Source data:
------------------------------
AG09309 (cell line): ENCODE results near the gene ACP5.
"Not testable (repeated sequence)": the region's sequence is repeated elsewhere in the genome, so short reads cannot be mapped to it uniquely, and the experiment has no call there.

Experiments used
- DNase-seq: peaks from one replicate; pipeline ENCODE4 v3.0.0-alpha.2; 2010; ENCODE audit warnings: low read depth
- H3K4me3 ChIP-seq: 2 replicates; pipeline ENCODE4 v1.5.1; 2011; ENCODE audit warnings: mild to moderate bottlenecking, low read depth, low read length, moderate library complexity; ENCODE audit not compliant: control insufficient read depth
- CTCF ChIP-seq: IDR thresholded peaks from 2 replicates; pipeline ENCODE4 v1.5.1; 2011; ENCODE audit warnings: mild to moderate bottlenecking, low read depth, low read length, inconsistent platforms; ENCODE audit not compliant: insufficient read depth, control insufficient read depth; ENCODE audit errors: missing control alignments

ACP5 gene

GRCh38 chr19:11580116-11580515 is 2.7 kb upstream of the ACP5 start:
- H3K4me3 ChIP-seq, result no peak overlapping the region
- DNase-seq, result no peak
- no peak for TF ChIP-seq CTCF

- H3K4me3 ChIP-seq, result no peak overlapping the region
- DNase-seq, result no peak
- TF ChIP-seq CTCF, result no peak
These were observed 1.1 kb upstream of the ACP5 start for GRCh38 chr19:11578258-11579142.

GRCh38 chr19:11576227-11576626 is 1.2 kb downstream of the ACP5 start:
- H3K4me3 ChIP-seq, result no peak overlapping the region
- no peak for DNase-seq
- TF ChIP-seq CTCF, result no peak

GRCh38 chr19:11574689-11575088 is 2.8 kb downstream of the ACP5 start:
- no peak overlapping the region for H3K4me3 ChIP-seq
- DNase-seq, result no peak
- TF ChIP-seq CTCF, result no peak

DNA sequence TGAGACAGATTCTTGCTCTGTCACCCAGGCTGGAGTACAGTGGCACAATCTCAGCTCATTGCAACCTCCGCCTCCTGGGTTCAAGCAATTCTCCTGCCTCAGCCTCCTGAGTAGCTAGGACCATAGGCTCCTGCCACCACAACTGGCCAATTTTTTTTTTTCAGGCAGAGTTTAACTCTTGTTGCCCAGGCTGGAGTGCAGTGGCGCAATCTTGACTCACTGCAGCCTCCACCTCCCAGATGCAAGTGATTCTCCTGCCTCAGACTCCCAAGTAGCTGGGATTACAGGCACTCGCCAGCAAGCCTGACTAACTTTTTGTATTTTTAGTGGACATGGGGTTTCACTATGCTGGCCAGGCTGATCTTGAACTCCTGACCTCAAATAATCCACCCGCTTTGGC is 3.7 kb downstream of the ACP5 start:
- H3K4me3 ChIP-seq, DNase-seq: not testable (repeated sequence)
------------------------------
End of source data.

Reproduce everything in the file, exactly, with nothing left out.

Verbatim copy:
AG09309 (cell line): ENCODE results near the gene ACP5.
"Not testable (repeated sequence)": the region's sequence is repeated elsewhere in the genome, so short reads cannot be mapped to it uniquely, and the experiment has no call there.

Experiments used
- DNase-seq: peaks from one replicate; pipeline ENCODE4 v3.0.0-alpha.2; 2010; ENCODE audit warnings: low read depth
- H3K4me3 ChIP-seq: 2 replicates; pipeline ENCODE4 v1.5.1; 2011; ENCODE audit warnings: mild to moderate bottlenecking, low read depth, low read length, moderate library complexity; ENCODE audit not compliant: control insufficient read depth
- CTCF ChIP-seq: IDR thresholded peaks from 2 replicates; pipeline ENCODE4 v1.5.1; 2011; ENCODE audit warnings: mild to moderate bottlenecking, low read depth, low read length, inconsistent platforms; ENCODE audit not compliant: insufficient read depth, control insufficient read depth; ENCODE audit errors: missing control alignments

ACP5 gene

GRCh38 chr19:11580116-11580515 is 2.7 kb upstream of the ACP5 start:
- H3K4me3 ChIP-seq, result no peak overlapping the region
- DNase-seq, result no peak
- no peak for TF ChIP-seq CTCF

- H3K4me3 ChIP-seq, result no peak overlapping the region
- DNase-seq, result no peak
- TF ChIP-seq CTCF, result no peak
These were observed 1.1 kb upstream of the ACP5 start for GRCh38 chr19:11578258-11579142.

GRCh38 chr19:11576227-11576626 is 1.2 kb downstream of the ACP5 start:
- H3K4me3 ChIP-seq, result no peak overlapping the region
- no peak for DNase-seq
- TF ChIP-seq CTCF, result no peak

GRCh38 chr19:11574689-11575088 is 2.8 kb downstream of the ACP5 start:
- no peak overlapping the region for H3K4me3 ChIP-seq
- DNase-seq, result no peak
- TF ChIP-seq CTCF, result no peak

DNA sequence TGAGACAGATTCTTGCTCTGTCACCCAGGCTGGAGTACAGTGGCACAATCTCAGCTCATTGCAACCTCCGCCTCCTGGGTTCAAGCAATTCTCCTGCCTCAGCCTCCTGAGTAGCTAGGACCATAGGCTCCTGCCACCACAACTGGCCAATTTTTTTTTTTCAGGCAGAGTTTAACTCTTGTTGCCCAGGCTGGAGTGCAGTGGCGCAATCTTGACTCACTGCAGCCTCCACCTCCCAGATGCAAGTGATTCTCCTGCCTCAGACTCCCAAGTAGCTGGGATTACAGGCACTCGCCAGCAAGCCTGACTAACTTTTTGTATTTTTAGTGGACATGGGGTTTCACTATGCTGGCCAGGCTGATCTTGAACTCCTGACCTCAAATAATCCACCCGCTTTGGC is 3.7 kb downstream of the ACP5 start:
- H3K4me3 ChIP-seq, DNase-seq: not testable (repeated sequence)